United States District Court, M.D. Florida, Jacksonville Division
Timothy J. Corrigan United States District Judge.
declaratory judgment action is before the Court on Defendants
Maronda Homes, Inc. of Florida and JROD Plastering LLC's
motions to dismiss for lack of subject matter jurisdiction.
(Docs. 15, 41). Southern-Owners Insurance Company filed
responses (Docs. 25, 42), and Maronda filed a reply (Doc.
30). On January 15, 2019, the Clerk entered default against
Defendants Joseph and Chamroeun Manalansan under Fed.R.Civ.P.
55(a). (Docs. 20, 21).
August 23, 2013, the Manalansans purchased a home built by
developer and general contractor Maronda. (Doc. 51-2 at 2).
At some time around the fall of 2018, they noticed damage on
the home's exterior stucco finish, which subcontractor
JROD had installed. (Id.). On September 18, 2018,
counsel for the Manalansans sent Maronda a Chapter 558 Notice
of Construction Defects (“§ 558 Notice”),
explaining that estimated repairs to the property would cost
approximately $57, 480.75. (Id. at 2-3). The
estimate did not include any unforeseen or unknown damages
that may be encountered during the repair process.
(Id. at 3).
November 5, 2018, Southern-Owners filed this declaratory
judgment action against Maronda, JROD, and the Manalansans,
seeking a determination regarding whether there is coverage
for the Manalansans' stucco damage under Policy No.
112322-78677882, a commercial general liability insurance
policy issued to JROD. (Doc. 1; Doc. 51 ¶ 24). The
policy was effective January 6, 2011 and was reissued four
times, providing coverage through January 6, 2016. (Doc. 51
¶ 24; Docs. 51-6, 51-7, 51-8, 51-9). The policy named
JROD as the insured and Maronda as an additional insured.
(Doc. 51 ¶¶ 31-32). On June 11, 2019,
Southern-Owners filed an amended complaint. (Doc. 51).
alleges that this Court has diversity jurisdiction under 28
U.S.C. § 1332. (Doc. 51 ¶¶ 2-4). Maronda and
JROD (“Defendants”) do not dispute that the
parties are diverse, but contest that Southern-Owners has
sufficiently alleged that the amount in controversy exceeds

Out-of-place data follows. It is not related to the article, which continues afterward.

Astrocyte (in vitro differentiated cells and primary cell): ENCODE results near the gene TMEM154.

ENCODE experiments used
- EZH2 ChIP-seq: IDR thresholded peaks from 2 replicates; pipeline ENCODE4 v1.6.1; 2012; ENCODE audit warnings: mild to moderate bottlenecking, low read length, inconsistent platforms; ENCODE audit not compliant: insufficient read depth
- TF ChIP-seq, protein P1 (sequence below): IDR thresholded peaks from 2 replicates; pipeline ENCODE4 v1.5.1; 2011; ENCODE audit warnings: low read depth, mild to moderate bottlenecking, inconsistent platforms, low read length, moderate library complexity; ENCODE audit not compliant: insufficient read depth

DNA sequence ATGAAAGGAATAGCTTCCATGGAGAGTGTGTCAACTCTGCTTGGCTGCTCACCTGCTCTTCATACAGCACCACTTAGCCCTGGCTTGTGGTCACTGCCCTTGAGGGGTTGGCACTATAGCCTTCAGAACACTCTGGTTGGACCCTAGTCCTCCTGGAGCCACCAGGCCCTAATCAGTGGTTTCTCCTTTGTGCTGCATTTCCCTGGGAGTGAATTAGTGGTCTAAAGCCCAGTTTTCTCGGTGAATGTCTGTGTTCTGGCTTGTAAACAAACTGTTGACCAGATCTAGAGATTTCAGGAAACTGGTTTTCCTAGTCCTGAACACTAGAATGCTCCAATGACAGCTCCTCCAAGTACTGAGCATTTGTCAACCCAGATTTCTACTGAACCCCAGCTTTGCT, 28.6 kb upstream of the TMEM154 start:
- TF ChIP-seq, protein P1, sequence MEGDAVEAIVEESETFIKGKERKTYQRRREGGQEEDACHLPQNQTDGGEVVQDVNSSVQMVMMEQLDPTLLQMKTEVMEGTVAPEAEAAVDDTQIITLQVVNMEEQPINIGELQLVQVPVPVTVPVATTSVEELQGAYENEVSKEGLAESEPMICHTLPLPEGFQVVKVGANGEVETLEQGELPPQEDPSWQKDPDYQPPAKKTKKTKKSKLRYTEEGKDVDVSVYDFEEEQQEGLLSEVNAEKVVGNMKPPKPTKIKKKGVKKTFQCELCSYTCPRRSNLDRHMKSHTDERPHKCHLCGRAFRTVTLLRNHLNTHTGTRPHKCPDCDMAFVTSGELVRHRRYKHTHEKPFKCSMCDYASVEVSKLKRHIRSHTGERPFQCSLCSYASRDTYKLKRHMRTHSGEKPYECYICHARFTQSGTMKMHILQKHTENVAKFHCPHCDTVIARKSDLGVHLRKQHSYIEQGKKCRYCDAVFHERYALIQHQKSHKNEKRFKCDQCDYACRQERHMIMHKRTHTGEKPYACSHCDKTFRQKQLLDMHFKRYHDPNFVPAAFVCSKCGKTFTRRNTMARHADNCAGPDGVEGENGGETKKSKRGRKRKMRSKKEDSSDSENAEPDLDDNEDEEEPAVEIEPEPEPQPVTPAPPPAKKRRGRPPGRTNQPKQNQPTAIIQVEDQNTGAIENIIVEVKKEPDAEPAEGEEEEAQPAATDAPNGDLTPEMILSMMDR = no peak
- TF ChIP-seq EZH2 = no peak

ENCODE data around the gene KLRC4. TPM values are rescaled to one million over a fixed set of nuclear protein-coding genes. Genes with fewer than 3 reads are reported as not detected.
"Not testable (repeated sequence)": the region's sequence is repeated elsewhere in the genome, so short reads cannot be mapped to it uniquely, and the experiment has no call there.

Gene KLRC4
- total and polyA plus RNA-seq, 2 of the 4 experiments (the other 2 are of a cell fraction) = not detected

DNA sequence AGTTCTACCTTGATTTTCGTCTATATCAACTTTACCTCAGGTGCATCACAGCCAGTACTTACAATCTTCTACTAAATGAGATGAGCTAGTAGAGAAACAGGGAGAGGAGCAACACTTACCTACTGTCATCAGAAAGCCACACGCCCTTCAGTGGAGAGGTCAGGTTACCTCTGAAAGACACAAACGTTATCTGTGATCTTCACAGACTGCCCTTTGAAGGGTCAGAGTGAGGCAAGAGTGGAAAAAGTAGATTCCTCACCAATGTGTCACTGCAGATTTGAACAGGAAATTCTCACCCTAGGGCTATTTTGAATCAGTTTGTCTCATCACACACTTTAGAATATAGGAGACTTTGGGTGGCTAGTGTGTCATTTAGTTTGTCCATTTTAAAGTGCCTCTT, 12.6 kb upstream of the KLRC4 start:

$75, 000. Alternatively, should the Court find that it has
jurisdiction, Defendants request that the Court decline
jurisdiction and dismiss the case because four parallel
claims are currently pending in the Circuit Court for the
Fourth Judicial District in and for Duval County, Florida,
seeking the same declaratory determination regarding the same
policy against the same Defendants. (Doc. 15 at 2-3; Doc. 41
invoke a federal court's diversity jurisdiction, a
plaintiff must allege that the parties are of diverse
citizenship and the amount in controversy exceeds $75, 000.
28 U.S.C. § 1332. “Federal courts are courts of
limited jurisdiction, ” Burns v. Windsor Ins.,
Co., 31 F.3d 1092, 1095 (11th Cir.1994), which determine
whether subject matter jurisdiction exists “as of the
time the Complaint was filed, ” Baggett v. First
Nat. Bank of Gainesville, 117 F.3d 1342, 1352 (11th Cir.
1997). See also GMAC Ins. Co. Online, Inc. v. Shaw,
No. 613CV1826ORL28DAB, 2014 WL 12618188, at *3 (M.D. Fla.
Feb. 21, 2014), (amount in controversy must exist “at
the time of the commencement of the action” for
diversity jurisdiction), report and recommendation
adopted, No. 613CV1826ORL28DAB, 2014 WL 12621475 (M.D.
Fla. Mar. 24, 2014).
a plaintiff seeks . . . declaratory relief, the amount in
controversy is the monetary value of the object of the
litigation from the plaintiff's perspective.”
Federated Mut. Ins. Co. v. McKinnon Motors, LLC, 329
F.3d 805, 807 (11th Cir. 2003) (quoting Cohen v. Office
Depot, Inc., 204 F.3d 1069, 1077 (11th Cir. 2000)).
“[W]here jurisdiction is based on a claim for
indeterminate damages, the . . . ‘legal certainty
test' gives way, and the party seeking to invoke federal
jurisdiction bears the burden of proving by a preponderance
of the evidence that the claim on which it is basing
jurisdiction meets the jurisdictional minimum.”
Id. “A conclusory allegation . . . that the
jurisdictional amount is satisfied, without setting forth the
underlying facts supporting such an assertion, is
insufficient to meet the [plaintiff's] burden.”
Bradley v. Kelly Servs., Inc., 224 Fed.Appx. 893,
895 (11th Cir. 2007) (alterations in original).
insurer seeks a declaration that it has “no duty to
defend or indemnify its insured in an underlying lawsuit,
” the amount in controversy is determined by examining
the following factors: “(1) the coverage limits under
the insurance policy; (2) the amount of damages sought in the
underlying lawsuit; and (3) the pecuniary value of the
obligation to defend the underlying lawsuit.”
Clarendon Am. Ins. Co. v. Miami River Club, Inc.,
417 F.Supp.2d 1309, 1316 (S.D. Fla. 2006) (citations
alleges that the amount in controversy requirement is
3. The amount in controversy here exceeds $75, 000 because,
in an insurance coverage action, the amount in controversy is
the “value of the object of litigation from the
plaintiff's perspective.” See QBE Ins. Corp. v.
Surfside Properties & Mgmt., Inc., 2016 WL 6650713,
at *1 (M.D. Fla. Nov. 10, 2016). “When an insurer seeks
a declaration that it has ‘no duty to defend or
indemnify its insured in an underlying lawsuit,' the
amount in controversy is determined by examining the
following factors: ‘(1) the coverage limits under the
insurance policy; (2) the amount of damages sought in the
underlying lawsuit; and (3) the pecuniary value of the
obligation to defend the underlying lawsuit.'”
Id. (quoting Clarendon Am. Ins. Co. v. Miami
River Club, Inc., 417 F.Supp.2d 1309 (S.D. Fla. 2006)).
4. Here, the policy limits are $1, 000, 000 per occurrence,
the underlying claimants are seeking at least $57, 480.75,
and defense costs are being incurred. Thus, the amount in
controversy is ...